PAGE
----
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Weatherford, Texas – December 11, 2007

Tuesday morning December 11, 2007, I would arrive in Weatherford, Texas
where later that evening, I would dine with and later speak to members of
the Governor Sam Lanham Camp #586 of the Sons of Confederate Veterans
alsongside other members of the public which would include a one Mr. Bud
Kennedy,a local news reporter who had become notorious for lambashing the
Southern Cross, and those who would defend her.

I believe Mr. Kennedy to be somewhat surprised at the show of love, and
awards of recognition that these folks he and many others had dipicted as
racist , cynical and somewhat evil would bestow upon a handsome old gray
haired Black man on this evening. Not far into my speech, I would in my most
diplomatic tone, warn Mr. Kennedy that if he did not report accurately the
events and message that he would witness on this evening; I would be
standing in front of his office, in my uniform, with my Flag, until he did.

I don’t know if it was the part of my speech that I purported that it was
trained cadre of Black folks all across the South that made the implements
of war for the Southern army, and provided the food stuffs to keep it fed,
or the part where I said that loyal Black folks stayed at home and protected
those plantations alongside the Southern White woman because most of the men
were away, or the part where I said that Black folks had earned a place of
honor and dignity alongside the man he not only called Master,but also
family and friend, whether it had been in the field of battle, or at his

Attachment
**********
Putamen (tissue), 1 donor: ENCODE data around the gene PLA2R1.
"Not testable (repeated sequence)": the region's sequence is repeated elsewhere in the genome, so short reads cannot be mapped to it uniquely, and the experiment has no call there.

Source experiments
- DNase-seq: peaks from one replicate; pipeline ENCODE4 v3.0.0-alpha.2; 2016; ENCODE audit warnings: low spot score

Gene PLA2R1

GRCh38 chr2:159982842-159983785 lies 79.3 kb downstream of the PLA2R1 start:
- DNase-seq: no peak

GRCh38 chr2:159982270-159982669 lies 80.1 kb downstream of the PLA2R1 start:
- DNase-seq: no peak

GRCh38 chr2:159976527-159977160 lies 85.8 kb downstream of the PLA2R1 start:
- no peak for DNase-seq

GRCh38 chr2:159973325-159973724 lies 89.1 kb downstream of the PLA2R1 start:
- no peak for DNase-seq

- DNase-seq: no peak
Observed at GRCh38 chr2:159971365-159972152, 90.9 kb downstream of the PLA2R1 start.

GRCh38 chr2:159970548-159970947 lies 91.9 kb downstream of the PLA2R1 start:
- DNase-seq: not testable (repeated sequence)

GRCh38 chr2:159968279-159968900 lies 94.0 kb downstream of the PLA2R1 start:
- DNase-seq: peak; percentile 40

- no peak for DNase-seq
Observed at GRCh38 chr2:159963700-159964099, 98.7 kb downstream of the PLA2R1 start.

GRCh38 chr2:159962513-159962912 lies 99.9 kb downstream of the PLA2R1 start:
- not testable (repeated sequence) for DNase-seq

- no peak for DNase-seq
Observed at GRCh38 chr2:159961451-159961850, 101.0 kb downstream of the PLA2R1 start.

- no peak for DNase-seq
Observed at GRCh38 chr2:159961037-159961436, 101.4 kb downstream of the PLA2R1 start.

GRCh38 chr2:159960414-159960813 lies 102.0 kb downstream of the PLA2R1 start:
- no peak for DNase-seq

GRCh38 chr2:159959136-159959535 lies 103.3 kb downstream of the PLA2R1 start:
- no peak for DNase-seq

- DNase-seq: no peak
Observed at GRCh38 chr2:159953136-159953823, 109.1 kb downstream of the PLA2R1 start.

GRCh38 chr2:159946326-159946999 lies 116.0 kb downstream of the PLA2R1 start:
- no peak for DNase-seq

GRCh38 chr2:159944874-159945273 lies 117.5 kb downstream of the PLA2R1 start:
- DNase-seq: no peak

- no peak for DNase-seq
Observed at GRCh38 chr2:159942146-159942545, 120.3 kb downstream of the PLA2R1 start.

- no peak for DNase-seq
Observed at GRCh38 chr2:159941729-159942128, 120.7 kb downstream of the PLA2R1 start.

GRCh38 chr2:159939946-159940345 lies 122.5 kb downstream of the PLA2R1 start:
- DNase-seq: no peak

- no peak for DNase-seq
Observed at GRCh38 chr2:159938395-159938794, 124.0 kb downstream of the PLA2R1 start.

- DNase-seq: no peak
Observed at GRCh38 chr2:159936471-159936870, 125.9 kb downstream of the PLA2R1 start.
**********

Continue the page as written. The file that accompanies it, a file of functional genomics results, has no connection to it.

side in the cotton fields, sugar or beet fields; with not only the axe and
horse as his tools of choice, but the Christian Bible which would guide them
both to a love for one another in lieu of the economic institution of
slavery that had bound them together, or the part that I said it was members
of his media that made heroes of Jessee and Al who had gone to a place like
Jena, and armed with the very same Reconstruction modus operandi used with
the establishment of the so called Freedmens Bureau and the Public School
system in the South, had depicted a people because they were White
Southerners as being racist, and tried to shame both white and black folks
from speaking to each other who had developed loving relations for a life
time; and furthermore I would tout; I too had been to Jena, and armed with
only the Confederate Battle Flag and a loyal White friend who only wanted to
be called a Son of a Confederate Veteran and my brother, had stood in the
same spot where Al, Jessee and the New Black Panther Party whose message was
to hate Whitey, embraced a loving and kind people, or if it was the part
where I said that it was high time for this nation to pay it’s bills to the
Southern people; they had been an honorable lot who had from lack of want or
desire enetered into an economic institution called slavery, and had looked
around and found a people whose station appeared to be more civilized and
humane than the one they had been forced from, and far better in most
instances than those of other European lands, to include their very own
North, or just maybe it was the part where I said that had the South been
left alone; the African people under the tutorage of the Southern White man,
were on a coarse of greatness and social vertical mobility unheralded in the
course of humane events.

I could go on with what it might have been what I said. However, needles to
say, whatever it was, to this very day, Mr. Kennedy who would pose with
pictures with me and others who had gathered on this night, and even leave a
donation at the traditional passing of the hat, has never written one single
word about the night that a Black Confederate came to town.